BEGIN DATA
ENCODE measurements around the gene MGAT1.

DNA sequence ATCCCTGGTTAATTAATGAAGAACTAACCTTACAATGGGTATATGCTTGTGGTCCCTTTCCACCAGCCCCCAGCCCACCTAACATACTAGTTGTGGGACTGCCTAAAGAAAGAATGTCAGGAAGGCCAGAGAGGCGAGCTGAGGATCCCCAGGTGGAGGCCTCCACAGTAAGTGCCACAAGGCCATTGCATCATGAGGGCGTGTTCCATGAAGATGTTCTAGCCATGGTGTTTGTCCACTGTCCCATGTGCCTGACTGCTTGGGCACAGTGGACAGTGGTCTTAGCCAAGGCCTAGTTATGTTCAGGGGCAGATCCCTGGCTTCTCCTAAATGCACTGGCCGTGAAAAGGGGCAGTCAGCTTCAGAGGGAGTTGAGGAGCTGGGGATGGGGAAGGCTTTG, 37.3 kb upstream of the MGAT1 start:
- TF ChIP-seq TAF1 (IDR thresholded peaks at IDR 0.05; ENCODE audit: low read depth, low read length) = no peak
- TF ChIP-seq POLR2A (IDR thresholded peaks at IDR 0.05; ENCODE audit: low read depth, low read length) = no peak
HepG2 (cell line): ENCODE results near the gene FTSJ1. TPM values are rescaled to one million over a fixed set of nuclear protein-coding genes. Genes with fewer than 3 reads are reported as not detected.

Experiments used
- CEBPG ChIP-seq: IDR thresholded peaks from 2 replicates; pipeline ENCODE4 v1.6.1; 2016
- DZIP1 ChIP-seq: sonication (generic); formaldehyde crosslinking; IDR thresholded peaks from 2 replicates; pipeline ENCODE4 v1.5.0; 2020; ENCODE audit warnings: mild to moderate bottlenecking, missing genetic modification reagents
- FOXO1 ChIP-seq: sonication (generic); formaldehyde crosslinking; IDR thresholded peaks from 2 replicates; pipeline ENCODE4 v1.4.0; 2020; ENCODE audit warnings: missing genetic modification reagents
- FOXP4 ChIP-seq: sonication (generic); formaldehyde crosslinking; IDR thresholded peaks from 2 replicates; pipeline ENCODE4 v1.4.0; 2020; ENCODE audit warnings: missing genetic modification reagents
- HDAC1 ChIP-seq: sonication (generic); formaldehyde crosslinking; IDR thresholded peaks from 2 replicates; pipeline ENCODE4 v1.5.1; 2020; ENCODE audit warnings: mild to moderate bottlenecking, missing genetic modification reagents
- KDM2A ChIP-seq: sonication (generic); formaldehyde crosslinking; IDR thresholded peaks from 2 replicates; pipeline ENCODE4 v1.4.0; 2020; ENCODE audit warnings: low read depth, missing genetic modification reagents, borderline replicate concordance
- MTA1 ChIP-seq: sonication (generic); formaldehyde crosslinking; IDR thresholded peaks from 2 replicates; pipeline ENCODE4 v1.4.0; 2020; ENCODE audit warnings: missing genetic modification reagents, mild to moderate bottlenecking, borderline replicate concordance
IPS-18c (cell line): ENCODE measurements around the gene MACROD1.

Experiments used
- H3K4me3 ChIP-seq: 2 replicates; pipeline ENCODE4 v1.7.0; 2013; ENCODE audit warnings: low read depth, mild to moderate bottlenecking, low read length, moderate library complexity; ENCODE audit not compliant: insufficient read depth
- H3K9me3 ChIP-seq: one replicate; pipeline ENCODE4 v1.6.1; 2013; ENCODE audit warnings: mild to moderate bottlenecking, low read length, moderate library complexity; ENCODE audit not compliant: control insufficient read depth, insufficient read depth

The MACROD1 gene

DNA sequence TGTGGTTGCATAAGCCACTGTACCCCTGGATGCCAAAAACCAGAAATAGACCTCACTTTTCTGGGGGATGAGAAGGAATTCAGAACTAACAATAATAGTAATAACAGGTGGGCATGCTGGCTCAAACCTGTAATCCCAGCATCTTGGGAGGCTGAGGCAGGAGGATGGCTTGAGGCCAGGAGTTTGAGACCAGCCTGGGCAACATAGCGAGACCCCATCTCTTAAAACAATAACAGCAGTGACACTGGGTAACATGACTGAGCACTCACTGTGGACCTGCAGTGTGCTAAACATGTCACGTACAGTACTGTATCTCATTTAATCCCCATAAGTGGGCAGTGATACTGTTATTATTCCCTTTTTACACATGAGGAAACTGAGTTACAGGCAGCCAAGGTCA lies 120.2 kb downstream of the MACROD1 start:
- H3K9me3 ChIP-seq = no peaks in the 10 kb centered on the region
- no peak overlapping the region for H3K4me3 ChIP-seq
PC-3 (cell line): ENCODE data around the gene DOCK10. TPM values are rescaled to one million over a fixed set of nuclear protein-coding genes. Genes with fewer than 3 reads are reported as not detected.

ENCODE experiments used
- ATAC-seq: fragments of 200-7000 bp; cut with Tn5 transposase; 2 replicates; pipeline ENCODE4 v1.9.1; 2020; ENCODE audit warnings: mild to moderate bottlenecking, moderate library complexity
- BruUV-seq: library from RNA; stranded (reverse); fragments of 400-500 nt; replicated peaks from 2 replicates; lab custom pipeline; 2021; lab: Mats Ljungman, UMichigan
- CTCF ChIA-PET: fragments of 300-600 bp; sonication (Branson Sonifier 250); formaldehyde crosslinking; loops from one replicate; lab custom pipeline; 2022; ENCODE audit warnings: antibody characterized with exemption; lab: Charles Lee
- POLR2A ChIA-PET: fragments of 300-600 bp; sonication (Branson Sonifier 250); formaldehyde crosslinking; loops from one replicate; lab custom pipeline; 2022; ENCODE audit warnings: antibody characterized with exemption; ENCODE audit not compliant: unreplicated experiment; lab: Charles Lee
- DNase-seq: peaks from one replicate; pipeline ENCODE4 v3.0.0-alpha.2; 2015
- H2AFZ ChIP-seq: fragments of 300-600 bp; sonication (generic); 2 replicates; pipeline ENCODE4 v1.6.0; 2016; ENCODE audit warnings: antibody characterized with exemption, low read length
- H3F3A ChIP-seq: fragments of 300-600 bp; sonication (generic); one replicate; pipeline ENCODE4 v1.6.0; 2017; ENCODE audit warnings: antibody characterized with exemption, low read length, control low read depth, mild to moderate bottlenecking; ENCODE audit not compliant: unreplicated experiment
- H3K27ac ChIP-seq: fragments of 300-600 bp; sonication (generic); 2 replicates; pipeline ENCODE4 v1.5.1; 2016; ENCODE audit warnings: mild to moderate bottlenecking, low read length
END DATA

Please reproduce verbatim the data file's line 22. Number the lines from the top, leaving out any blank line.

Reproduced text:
PC-3 (cell line): ENCODE data around the gene DOCK10. TPM values are rescaled to one million over a fixed set of nuclear protein-coding genes. Genes with fewer than 3 reads are reported as not detected.